All G7 countries will not pay for Russian natural gas in rubles, German Vice-Chancellor, Minister for Economic Affairs and Climate Protection Robert Habeck said.
In the wake of economic sanctions imposed on Russia by the USA and its allies, the Russia has warned to cut gas supplies if the Europe refused to pay with rubles.
All the G7 countries in meeting on Friday have termed the Russian warning a one-sided and clear breach of existing contracts.
“All G7 ministers agreed completely that this would be a one-sided and clear breach of the existing contracts.” Officials from France, Germany, Italy, Japan, the United States, the United Kingdom and Canada said who met Friday to coordinate their position. EU representatives also were present at the meeting.
All G7 countries will not pay for Russian natural gas in rubles, German Vice-Chancellor, Minister for Economic Affairs and Climate Protection Robert Habeck said. According to Habeck, Russian President Putin will not be able to split the unity of the G7.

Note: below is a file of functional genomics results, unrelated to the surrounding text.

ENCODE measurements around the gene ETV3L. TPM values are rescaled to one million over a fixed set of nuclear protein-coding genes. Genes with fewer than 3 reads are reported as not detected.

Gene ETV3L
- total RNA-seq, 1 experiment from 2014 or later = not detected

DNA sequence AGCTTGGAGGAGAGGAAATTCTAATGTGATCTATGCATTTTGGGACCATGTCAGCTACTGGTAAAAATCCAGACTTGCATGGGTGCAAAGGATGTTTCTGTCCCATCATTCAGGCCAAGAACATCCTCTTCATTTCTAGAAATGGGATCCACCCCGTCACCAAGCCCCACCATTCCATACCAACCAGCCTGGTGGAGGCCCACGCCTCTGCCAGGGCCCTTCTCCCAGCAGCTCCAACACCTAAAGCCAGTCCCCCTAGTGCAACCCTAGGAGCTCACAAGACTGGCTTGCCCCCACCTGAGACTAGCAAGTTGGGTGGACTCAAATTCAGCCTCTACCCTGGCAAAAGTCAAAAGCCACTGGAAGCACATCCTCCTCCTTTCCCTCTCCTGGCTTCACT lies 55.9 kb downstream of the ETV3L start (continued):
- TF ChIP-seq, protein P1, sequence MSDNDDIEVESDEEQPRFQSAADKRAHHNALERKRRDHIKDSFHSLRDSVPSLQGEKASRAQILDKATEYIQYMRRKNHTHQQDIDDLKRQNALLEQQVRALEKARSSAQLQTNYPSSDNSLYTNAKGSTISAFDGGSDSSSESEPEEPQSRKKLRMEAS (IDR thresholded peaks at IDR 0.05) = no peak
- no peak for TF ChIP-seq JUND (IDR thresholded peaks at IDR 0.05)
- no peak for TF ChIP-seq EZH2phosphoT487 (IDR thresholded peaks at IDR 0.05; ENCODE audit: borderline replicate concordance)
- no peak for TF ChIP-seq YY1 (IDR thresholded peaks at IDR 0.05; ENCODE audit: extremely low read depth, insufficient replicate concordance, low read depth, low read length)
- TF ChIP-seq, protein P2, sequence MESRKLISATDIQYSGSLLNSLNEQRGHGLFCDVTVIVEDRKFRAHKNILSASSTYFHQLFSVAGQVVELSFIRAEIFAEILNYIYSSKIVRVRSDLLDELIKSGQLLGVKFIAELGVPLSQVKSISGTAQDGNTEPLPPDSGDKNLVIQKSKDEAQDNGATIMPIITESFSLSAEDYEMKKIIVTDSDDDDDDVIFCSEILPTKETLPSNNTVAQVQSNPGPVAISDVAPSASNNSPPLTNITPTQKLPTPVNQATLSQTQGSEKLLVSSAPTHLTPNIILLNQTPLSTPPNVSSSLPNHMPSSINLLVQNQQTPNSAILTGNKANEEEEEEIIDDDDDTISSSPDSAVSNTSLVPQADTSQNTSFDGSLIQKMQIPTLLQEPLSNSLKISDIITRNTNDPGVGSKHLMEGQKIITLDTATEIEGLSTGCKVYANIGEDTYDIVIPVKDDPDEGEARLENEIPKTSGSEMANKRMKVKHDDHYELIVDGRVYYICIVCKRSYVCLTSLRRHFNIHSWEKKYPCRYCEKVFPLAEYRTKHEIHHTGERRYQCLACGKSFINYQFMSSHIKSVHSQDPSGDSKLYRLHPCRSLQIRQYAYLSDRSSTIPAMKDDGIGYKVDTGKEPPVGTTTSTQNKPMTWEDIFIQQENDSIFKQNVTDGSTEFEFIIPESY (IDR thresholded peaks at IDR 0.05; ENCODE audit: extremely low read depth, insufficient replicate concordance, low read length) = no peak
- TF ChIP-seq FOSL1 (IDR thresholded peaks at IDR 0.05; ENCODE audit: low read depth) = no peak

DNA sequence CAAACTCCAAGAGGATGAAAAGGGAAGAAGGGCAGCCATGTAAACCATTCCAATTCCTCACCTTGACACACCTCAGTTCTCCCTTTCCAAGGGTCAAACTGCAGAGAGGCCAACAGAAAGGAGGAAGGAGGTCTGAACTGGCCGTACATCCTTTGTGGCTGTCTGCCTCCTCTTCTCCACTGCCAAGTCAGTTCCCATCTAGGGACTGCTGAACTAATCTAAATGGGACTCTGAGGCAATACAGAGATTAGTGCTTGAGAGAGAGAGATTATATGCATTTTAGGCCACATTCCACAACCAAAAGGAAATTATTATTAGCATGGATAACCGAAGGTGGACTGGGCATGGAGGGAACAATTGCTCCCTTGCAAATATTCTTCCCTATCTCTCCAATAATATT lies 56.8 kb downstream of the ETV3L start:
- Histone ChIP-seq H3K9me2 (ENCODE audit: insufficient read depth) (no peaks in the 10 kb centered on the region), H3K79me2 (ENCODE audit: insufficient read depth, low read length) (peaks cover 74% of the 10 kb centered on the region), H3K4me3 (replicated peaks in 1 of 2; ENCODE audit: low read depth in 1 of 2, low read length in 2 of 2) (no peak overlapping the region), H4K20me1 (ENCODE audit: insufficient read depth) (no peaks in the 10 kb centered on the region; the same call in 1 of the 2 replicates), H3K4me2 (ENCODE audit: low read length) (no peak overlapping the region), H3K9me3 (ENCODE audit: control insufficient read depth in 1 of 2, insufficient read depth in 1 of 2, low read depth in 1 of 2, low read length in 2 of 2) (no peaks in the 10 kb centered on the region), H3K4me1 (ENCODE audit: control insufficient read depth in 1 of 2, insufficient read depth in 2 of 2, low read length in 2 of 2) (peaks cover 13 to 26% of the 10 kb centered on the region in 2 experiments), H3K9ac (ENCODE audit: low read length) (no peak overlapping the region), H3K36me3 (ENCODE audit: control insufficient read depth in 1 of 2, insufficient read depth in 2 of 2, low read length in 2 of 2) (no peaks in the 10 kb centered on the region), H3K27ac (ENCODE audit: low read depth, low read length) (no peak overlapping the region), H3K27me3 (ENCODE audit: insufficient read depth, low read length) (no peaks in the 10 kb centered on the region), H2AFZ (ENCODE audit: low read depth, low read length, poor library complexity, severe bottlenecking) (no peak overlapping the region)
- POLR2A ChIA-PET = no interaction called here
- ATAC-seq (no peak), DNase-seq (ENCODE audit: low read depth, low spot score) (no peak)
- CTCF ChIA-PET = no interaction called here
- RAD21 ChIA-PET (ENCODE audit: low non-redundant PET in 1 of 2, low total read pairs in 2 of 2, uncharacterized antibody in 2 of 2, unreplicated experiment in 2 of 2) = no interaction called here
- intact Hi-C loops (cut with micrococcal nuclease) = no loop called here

“Payment in ruble is not acceptable and we will urge the companies affected not to follow Putin’s demand,” Habeck said.
Putin’s demand comes as a single-handed a clear violation of existing contracts, where the payment format is prescribed.
Kremlin’s official spokesman Dmitry Peskov had said that Russia would not supply gas to Europe for free should European countries refuse to pay for Russian gas in rubles. Russia would rather turn to Southeast Asia if Europe refused to purchase raw materials from Russia.
Peskov admitted that he did not have the answer to the question of what measures Russia could take in the event that Europe refused to pay for Russian gas in rubles.
“We will not be supplying gas for free, that’s for sure,” he said during a press call with reporters.
Dmitry Peskov also said that Russia would compensate missing European customers with Asian ones. Europe is not the only oil market, he added.
Earlier, Russian President Vladimir Putin instructed the government, the Central Bank and Gazprom to switch gas settlements with “unfriendly countries” into rubles by March 31. European officials said in response that they did not see any possibility to pay for gas in rubles.